ePHOTOzine says: It's difficult to sway to one or the other when they all give remarkably similar results. I think in these cases it's easy to tunnel vision the most well-known company but it's good to see what some might call an underdog breaking through because apart from the lack of tightening screws on the plate, the Vanguard is a worthy tripod. It keeps things simple and feels pretty solid.

Winner: Vanguard

Carbon Fibre tripod group test: Verdict
All tripods have distinctive attributes that will make them more attractive to certain people but then you may miss something that one of them has which could cause you to choose that one instead. That's what these tests are for and it's also great to see that it's not always the big hitters that provide the best stuff.

Carbon Fibre tripod group testGranted, Manfrotto have produced a sterling tripod that will suit a great many people down to the ground but Vanguard also have a great tripod that's easy to use and has a better build quality due to the higher number of carbon fibre layers. It's just a shame it's so expensive.

What's interesting is that Giottos have produced a tripod that can do everything the Manfrotto can. It does perform these tasks slower, such as the horizontal centre column but then has the added benefit of the weight hook.

I think because of the amount of features that the Giottos MTL 8361B offers and at a comparable price, it has to be the winner of the group test. I'd like to give a special mention to the Vanguard Alta 284CT which also performed well but doesn't offer the features of the Giottos.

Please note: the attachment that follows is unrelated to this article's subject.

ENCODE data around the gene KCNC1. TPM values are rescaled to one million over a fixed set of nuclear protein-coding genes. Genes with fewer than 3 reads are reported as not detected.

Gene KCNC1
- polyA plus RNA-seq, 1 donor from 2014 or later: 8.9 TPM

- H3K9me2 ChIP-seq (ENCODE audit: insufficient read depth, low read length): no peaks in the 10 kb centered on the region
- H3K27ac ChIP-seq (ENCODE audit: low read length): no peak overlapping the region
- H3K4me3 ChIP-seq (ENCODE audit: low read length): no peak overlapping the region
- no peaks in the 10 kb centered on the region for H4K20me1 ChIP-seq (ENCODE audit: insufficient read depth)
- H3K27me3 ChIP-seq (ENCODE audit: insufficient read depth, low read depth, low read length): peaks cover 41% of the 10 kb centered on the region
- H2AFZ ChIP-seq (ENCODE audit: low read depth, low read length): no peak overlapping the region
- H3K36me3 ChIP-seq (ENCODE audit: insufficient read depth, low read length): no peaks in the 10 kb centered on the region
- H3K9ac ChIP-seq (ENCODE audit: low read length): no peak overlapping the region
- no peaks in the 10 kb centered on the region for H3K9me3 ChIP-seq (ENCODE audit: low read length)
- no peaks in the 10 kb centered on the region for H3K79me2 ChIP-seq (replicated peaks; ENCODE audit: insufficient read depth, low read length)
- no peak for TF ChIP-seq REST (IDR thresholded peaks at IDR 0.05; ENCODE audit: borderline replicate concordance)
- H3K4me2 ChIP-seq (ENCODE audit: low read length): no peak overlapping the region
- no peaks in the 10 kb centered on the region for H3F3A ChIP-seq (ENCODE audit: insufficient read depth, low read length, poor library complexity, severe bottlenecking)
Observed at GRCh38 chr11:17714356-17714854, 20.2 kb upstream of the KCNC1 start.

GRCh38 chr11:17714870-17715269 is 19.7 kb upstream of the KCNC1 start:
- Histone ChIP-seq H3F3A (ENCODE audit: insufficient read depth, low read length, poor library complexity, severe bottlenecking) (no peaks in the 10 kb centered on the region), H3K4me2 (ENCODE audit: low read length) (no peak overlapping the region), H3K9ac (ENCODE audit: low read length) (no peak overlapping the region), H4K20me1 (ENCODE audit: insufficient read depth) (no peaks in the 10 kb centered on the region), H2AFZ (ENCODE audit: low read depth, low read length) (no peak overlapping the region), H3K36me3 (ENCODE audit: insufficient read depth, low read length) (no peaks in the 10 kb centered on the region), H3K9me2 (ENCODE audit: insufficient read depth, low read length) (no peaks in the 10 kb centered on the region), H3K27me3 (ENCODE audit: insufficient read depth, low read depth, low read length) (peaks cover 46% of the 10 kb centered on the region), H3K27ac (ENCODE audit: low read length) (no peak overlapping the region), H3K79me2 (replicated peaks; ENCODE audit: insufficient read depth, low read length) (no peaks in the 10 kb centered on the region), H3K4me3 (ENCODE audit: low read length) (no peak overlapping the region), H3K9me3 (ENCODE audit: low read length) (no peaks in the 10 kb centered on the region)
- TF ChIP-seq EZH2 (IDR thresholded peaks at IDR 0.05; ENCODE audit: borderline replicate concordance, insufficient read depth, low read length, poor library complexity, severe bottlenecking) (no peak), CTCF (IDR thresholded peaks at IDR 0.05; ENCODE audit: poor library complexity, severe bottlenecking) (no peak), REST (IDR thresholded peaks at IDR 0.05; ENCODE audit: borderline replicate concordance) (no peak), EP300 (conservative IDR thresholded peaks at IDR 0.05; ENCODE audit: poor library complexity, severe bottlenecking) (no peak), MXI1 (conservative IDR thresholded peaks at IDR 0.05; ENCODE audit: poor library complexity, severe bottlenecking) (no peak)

Carbon Fibre tripod group test: Plus points

Velbon CF-537
Leg markers
Lightest in group
Spiked feet
Slik Pro 713EZ
Centre column tightening collar
Spiked feet
Single twist leg release
Giottos MTL 8361B
Horizontal ability
Ballast hook
Six carbon fibre layers
Tallest in group
Centre column tightening collar
Vanguard Alta 284 CT
Centre column cushion
Six carbon fibre layers
Ergonomic leg release
Carbon fibre centre column
Single twist leg release
Manfrotto 055CX Pro3
Q90 horizontal ability
Magnesium head
Brand peace of mind
Quick to use

Carbon Fibre tripod group test: Minus points
Velbon CF-537
Doesn't feel secure on the ground
Leg release clips vibrate when tapped
Slik Pro 713EZ
Heaviest in group
Retracting legs is pesky
Giottos MTL 8361B
Slower performance
Least compact
Vanguard Alta 284 CT
Most expensive in group
No head screws on the top plate
Manfrotto 055CX Pro3
Least amount of carbon fibre layering
Lack of ballast hook

Velbon CF 537
FEATURES

BUILD QUALITY


IN USE

OVERALL
Slik Pro 713EZ
FEATURES

BUILD QUALITY

IN USE

OVERALL

Giottos MTL 8361B
FEATURES

BUILD QUALITY

IN USE

OVERALL

Vanguard Alta 284 CT
FEATURES

BUILD QUALITY

IN USE

OVERALL

Manfrotto 055CX Pro3
FEATURES

BUILD QUALITY

IN USE

OVERALL


The Velbon CF-537 costs around £252 and is available online. See the Velbon website for other details:
Velbon CF-537

The Slik Pro 713EZ costs around £293 and is available from Warehouse Express here:
Slik Pro 713EZ

The Giottos MTL 8361B costs around £224 and is available from Warehouse Express here:
Giottos MTL 8361B

The Vanguard Alta+ 284 CT costs around £400 and is available online. Take a look at the Vanguard website for more details:
Vanguard Alta+ 284 CT